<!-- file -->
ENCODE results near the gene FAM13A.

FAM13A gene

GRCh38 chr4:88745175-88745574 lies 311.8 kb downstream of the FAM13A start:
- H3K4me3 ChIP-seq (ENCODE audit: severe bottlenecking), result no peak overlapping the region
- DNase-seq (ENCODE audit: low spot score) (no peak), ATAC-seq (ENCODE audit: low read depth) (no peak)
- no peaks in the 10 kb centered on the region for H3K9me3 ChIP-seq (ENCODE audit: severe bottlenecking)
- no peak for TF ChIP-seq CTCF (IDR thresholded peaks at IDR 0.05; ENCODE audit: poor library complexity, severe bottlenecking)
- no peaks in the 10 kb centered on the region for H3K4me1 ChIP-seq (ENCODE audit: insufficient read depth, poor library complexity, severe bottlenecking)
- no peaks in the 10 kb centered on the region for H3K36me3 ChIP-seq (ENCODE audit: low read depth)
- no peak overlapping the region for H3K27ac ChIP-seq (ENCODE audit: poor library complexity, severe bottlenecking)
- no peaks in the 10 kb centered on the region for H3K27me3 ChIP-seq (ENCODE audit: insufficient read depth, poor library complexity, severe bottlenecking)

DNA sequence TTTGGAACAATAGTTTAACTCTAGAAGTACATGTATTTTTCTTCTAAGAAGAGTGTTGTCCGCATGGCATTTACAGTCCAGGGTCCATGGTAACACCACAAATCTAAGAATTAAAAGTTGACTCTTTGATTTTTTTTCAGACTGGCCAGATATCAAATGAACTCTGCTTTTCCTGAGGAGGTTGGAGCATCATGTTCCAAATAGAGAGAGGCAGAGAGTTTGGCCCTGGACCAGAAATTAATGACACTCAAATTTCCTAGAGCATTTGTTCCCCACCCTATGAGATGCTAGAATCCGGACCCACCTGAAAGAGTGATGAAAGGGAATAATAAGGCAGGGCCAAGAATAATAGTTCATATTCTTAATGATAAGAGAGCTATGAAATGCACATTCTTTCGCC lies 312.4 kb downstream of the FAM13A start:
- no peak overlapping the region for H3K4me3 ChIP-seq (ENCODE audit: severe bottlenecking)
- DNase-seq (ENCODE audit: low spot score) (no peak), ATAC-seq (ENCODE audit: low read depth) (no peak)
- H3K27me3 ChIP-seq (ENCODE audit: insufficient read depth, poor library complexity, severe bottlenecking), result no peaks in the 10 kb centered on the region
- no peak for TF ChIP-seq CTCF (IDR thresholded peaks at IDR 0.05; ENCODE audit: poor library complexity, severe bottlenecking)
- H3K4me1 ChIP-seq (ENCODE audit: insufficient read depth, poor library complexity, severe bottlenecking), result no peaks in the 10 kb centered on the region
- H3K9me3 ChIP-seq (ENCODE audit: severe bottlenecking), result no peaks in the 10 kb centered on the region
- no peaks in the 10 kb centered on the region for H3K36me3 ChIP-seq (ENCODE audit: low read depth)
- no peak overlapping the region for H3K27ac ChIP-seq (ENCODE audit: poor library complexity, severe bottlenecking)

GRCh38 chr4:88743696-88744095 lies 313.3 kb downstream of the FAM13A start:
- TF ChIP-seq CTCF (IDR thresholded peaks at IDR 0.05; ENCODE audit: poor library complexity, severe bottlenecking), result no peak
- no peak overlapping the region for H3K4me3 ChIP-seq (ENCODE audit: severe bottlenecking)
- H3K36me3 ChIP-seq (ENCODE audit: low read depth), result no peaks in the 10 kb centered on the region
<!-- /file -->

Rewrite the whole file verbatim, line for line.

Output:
ENCODE results near the gene FAM13A.

FAM13A gene

GRCh38 chr4:88745175-88745574 lies 311.8 kb downstream of the FAM13A start:
- H3K4me3 ChIP-seq (ENCODE audit: severe bottlenecking), result no peak overlapping the region
- DNase-seq (ENCODE audit: low spot score) (no peak), ATAC-seq (ENCODE audit: low read depth) (no peak)
- no peaks in the 10 kb centered on the region for H3K9me3 ChIP-seq (ENCODE audit: severe bottlenecking)
- no peak for TF ChIP-seq CTCF (IDR thresholded peaks at IDR 0.05; ENCODE audit: poor library complexity, severe bottlenecking)
- no peaks in the 10 kb centered on the region for H3K4me1 ChIP-seq (ENCODE audit: insufficient read depth, poor library complexity, severe bottlenecking)
- no peaks in the 10 kb centered on the region for H3K36me3 ChIP-seq (ENCODE audit: low read depth)
- no peak overlapping the region for H3K27ac ChIP-seq (ENCODE audit: poor library complexity, severe bottlenecking)
- no peaks in the 10 kb centered on the region for H3K27me3 ChIP-seq (ENCODE audit: insufficient read depth, poor library complexity, severe bottlenecking)

DNA sequence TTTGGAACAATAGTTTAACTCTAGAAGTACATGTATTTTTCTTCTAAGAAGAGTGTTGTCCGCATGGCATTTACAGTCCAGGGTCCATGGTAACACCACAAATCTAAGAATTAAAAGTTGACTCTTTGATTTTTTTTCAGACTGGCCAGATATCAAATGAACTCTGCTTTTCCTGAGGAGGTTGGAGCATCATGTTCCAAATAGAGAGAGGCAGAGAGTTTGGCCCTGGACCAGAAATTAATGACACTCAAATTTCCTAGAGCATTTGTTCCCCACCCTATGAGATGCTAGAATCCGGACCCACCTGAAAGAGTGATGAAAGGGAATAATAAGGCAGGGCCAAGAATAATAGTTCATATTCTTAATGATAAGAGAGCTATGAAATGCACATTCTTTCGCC lies 312.4 kb downstream of the FAM13A start:
- no peak overlapping the region for H3K4me3 ChIP-seq (ENCODE audit: severe bottlenecking)
- DNase-seq (ENCODE audit: low spot score) (no peak), ATAC-seq (ENCODE audit: low read depth) (no peak)
- H3K27me3 ChIP-seq (ENCODE audit: insufficient read depth, poor library complexity, severe bottlenecking), result no peaks in the 10 kb centered on the region
- no peak for TF ChIP-seq CTCF (IDR thresholded peaks at IDR 0.05; ENCODE audit: poor library complexity, severe bottlenecking)
- H3K4me1 ChIP-seq (ENCODE audit: insufficient read depth, poor library complexity, severe bottlenecking), result no peaks in the 10 kb centered on the region
- H3K9me3 ChIP-seq (ENCODE audit: severe bottlenecking), result no peaks in the 10 kb centered on the region
- no peaks in the 10 kb centered on the region for H3K36me3 ChIP-seq (ENCODE audit: low read depth)
- no peak overlapping the region for H3K27ac ChIP-seq (ENCODE audit: poor library complexity, severe bottlenecking)

GRCh38 chr4:88743696-88744095 lies 313.3 kb downstream of the FAM13A start:
- TF ChIP-seq CTCF (IDR thresholded peaks at IDR 0.05; ENCODE audit: poor library complexity, severe bottlenecking), result no peak
- no peak overlapping the region for H3K4me3 ChIP-seq (ENCODE audit: severe bottlenecking)
- H3K36me3 ChIP-seq (ENCODE audit: low read depth), result no peaks in the 10 kb centered on the region